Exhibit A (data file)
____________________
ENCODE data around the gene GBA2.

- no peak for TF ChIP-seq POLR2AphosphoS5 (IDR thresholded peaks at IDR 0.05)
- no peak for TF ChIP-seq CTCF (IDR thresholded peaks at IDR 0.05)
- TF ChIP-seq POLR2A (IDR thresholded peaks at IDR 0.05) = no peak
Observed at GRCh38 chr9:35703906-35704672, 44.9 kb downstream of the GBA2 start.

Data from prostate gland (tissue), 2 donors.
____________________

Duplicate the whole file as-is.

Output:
ENCODE data around the gene GBA2.

- no peak for TF ChIP-seq POLR2AphosphoS5 (IDR thresholded peaks at IDR 0.05)
- no peak for TF ChIP-seq CTCF (IDR thresholded peaks at IDR 0.05)
- TF ChIP-seq POLR2A (IDR thresholded peaks at IDR 0.05) = no peak
Observed at GRCh38 chr9:35703906-35704672, 44.9 kb downstream of the GBA2 start.

Data from prostate gland (tissue), 2 donors.